A student must distinguish between direct and administrative public service in his or her Log Entry. Direct public service helps individuals or communities in need. Administrative public service enables an individual or organization to help individuals or communities in need. Administrative service includes time spent 1.) organizing or administering organizations dedicated to providing direct services to underserved populations; 2.) organizing or administering specific direct service projects on behalf of such populations; and 3.) completing training or clerical work ancillary to qualifying public service projects. No more than 25 hours of administrative service will be credited toward a student’s 50-hour graduation requirement.
2. Travel Time Exclusion
Time spent commuting to and from the site where public service is to be performed will not qualify for public service credit absent extraordinary circumstances. The PSB will determine the circumstances that justify awarding credit for commuting time.
3. Time Period of Completion
Each student must complete his or her 50 hours of qualifying public service between the beginning of his or her first semester of law school and the end of his or her last semester of law school. Qualifying service may be performed at any time during this period, including any semester in residence at another law school, any semester in residence at another school that is part of a joint degree program, any vacation, and any summer. Students may also log service completed as incoming students through pre-orientation projects sponsored by the Minnesota Justice Foundation or the law school.
4. Hours Exceeding the 50-Hour Requirement
Fellowship programs, employers, and the law school itself may consult a student’s aggregate number of public service hours before awarding honors or making employment decisions. Therefore, the Program encourages to students to report for all direct and administrative public service exceeding the 50-hour requirement.
5. Hardship Exception
A student who has a special need for relief from the public service requirement shall petition the Dean no later than the end of the student’s fifth semester at the law school. The Dean may accommodate a student’s special needs and, in exceptional circumstances, may waive the requirement entirely.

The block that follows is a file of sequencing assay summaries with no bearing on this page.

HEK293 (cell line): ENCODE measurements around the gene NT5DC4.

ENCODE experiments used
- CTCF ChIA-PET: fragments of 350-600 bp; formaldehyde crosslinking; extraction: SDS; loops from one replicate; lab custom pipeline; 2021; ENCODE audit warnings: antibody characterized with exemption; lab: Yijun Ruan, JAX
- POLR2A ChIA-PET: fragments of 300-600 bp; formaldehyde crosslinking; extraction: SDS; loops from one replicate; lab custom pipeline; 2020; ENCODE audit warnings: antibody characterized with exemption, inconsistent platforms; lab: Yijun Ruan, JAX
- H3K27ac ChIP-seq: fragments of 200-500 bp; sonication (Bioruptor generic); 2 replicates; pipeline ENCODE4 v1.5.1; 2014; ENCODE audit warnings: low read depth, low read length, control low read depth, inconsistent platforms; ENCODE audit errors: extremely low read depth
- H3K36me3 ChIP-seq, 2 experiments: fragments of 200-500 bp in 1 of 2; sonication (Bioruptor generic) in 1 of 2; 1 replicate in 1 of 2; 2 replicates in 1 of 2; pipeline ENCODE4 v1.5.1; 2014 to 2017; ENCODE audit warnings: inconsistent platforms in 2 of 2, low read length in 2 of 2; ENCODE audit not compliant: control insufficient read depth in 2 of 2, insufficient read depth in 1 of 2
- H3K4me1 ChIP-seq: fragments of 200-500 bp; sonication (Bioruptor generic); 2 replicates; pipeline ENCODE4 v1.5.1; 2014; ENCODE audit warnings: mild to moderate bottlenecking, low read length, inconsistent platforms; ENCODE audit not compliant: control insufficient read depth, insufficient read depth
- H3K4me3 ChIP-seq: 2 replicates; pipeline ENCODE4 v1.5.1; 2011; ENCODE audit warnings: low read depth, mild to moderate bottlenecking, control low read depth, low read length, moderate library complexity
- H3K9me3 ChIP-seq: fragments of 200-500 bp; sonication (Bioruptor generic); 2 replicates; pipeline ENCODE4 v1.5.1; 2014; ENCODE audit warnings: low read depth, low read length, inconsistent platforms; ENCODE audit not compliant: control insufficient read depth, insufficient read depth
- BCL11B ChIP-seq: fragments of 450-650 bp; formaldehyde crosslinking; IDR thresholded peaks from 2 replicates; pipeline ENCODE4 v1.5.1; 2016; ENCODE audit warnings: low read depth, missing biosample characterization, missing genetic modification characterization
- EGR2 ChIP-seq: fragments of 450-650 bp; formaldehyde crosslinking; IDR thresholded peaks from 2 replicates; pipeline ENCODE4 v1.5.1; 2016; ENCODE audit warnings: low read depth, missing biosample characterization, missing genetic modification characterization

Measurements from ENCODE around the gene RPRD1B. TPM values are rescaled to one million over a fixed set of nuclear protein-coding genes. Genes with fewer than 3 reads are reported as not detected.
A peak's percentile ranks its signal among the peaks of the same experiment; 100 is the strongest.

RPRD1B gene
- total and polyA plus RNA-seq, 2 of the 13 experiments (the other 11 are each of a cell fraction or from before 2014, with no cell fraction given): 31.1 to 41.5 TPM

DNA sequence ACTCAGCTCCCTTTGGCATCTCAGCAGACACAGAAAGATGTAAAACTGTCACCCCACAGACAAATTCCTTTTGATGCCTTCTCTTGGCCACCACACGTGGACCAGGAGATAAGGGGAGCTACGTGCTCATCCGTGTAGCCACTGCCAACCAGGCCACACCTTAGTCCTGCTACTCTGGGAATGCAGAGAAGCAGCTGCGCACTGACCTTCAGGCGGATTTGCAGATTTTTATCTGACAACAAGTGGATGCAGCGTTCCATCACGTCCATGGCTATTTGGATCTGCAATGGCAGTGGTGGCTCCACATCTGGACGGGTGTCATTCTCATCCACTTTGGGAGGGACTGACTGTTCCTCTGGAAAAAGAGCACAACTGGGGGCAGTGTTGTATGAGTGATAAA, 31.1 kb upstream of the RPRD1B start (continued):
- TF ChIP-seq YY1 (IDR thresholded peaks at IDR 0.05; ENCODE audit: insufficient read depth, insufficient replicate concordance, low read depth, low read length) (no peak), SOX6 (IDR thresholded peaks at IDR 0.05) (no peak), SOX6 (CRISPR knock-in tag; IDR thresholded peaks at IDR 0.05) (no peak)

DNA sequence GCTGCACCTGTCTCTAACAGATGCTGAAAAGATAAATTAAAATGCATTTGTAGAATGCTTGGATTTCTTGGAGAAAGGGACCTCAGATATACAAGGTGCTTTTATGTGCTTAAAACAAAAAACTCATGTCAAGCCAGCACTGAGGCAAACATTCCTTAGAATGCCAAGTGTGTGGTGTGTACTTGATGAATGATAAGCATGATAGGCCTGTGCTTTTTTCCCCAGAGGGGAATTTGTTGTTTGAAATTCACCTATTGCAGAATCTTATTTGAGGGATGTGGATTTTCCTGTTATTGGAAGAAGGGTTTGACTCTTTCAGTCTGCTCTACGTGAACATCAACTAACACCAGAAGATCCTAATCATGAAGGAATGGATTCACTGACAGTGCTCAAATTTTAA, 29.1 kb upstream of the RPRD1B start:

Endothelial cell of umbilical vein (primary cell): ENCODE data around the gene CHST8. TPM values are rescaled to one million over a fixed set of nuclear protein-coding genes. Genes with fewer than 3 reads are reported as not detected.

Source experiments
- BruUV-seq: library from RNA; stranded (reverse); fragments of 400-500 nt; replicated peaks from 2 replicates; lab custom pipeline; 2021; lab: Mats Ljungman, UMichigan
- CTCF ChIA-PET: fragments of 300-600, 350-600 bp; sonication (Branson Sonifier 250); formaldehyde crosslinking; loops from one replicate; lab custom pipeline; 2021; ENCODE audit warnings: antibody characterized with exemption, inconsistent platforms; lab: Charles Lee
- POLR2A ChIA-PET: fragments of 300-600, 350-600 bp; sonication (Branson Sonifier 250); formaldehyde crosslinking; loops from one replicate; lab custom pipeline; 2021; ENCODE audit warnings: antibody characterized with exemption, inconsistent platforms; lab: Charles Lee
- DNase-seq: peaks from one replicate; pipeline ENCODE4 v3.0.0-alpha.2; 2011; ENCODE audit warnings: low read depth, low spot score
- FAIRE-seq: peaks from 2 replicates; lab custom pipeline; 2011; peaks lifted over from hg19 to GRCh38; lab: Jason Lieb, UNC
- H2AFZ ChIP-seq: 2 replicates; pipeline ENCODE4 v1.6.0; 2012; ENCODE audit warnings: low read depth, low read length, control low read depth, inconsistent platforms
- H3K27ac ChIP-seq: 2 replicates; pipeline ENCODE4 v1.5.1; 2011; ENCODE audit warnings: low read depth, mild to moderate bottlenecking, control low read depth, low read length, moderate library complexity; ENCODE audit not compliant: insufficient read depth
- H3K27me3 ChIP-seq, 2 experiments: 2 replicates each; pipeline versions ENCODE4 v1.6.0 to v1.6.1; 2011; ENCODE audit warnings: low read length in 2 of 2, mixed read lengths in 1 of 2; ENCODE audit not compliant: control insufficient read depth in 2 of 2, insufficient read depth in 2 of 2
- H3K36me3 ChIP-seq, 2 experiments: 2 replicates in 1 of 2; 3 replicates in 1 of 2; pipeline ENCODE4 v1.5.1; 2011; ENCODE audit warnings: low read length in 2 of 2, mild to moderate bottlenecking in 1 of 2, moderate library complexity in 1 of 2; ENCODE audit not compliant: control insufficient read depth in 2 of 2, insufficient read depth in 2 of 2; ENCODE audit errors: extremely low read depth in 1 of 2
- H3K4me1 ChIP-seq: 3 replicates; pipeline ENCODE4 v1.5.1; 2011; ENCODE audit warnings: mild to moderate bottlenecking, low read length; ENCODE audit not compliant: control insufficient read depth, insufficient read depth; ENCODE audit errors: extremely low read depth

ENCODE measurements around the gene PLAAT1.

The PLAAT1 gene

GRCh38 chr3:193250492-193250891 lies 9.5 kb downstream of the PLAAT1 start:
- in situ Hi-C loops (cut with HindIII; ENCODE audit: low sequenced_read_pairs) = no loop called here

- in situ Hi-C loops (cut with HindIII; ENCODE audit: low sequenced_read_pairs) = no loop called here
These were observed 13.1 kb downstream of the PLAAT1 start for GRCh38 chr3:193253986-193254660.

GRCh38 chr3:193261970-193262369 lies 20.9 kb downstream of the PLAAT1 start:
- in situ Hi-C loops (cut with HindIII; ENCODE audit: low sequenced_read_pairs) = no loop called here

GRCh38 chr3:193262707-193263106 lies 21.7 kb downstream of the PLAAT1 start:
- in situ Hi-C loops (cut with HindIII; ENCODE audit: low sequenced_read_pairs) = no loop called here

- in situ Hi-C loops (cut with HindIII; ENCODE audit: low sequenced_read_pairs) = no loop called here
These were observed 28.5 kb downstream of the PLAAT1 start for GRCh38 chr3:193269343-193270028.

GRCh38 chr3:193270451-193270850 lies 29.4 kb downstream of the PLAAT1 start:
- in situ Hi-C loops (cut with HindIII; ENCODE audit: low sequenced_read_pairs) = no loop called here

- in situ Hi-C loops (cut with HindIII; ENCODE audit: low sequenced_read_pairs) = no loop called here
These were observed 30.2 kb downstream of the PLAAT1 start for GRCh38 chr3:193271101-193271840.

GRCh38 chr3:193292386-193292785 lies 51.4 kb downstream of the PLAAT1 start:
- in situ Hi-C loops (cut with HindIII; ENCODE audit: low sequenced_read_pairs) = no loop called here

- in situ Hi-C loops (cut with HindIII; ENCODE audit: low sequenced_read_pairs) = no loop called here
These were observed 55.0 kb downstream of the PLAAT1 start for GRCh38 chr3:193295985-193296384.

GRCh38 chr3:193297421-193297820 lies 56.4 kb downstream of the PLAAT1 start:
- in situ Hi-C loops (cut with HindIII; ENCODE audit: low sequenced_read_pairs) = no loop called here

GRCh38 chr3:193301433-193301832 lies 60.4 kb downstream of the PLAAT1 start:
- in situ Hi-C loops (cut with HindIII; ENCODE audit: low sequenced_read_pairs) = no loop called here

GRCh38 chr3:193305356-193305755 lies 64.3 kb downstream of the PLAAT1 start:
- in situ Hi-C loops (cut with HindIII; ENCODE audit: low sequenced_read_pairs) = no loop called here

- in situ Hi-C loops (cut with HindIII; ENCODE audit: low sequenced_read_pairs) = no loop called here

C. Determinations of Qualifying Public Service
1. Approved Service
The PSB will maintain a list of service opportunities presumed to constitute qualifying public service projects. This list is not intended to be exclusive but rather intended to illustrate the types of public service for which credit will be given. If a student performs any other type of public service, the PSB will determine whether it meets the Guidelines for Qualifying Public Service. The PSB shall consult with the advisor and the Dean to resolve novel issues.
2. Appealing a Determination
A student who has requested approval of a public service activity may appeal a PSB decision to reject an activity as qualifying public service. The student may appeal an activity’s rejection as qualifying public service by submitting a typewritten letter no longer than five pages to the PSB within two weeks of the date of the decision being made public to the law school community.
After reviewing the appeal letter, the PSB will provide the student a date for an informal hearing at a PSB meeting. The PSB will provide the student with a formal written determination after this meeting. These determinations will be made available to members of the law school community upon request. The Dean or the Dean’s designee may review any PSB determination. The determination of the Dean or the Dean’s designee will be final. Determinations will be made public to the law school community.
Appeals regarding activities listed as presumptively qualifying public service may be submitted in the same manner at any time. In the event that a presumptively qualifying public service activity is removed from the list, students who have completed public service hours in good faith reliance upon the list shall be entitled to retain that public service credit.
The Board may, in its discretion, reconsider a decision to accept or reject an activity on its own motion or upon suggestion from a law student, staff member, or law school faculty member.
1. Public Service Board
The Public Service Board (PSB) administers the Program. The PSB consists of four first-, five second-, and six third-year law students in good academic standing. The PSB maintains and distributes information about public service opportunities; oversees the maintenance of the Logging System; determines whether particular activities constitute qualifying public service; and maintains records of qualifying public service performed by law students.
The PSB receives applications for membership each spring from current students and each fall from incoming students. The PSB nominates applicants and presents them to Student Government for approval. Members of the PSB serve renewable one-year terms.
The Dean appoints a member of the faculty or administration to advise the PSB. The advisor is responsible for general oversight of the Program, including assuring the Program’s compliance with the Program policy; advising the PSB on policy issues; and considering (and, where appropriate, recommending to the faculty) revisions to the Program policy. The advisor provides the faculty with an annual Program report. The responsibilities necessarily entail attendance at PSB meetings and events.
3. Staff Administrator
An administrative staff member will initially review all Log Entries in accordance with Program precedent. This staff member will direct all novel or questionable Log Entries to the PSB and perform other administrative tasks as requested by the PSB or Dean. The staff administrator also will certify satisfactory completion of the Program requirements by law students.
Adopted by the Law Faculty, May 1, 2002
Revised, April 23, 2007
Revised, April 23, 2009
Revised, October 6,2014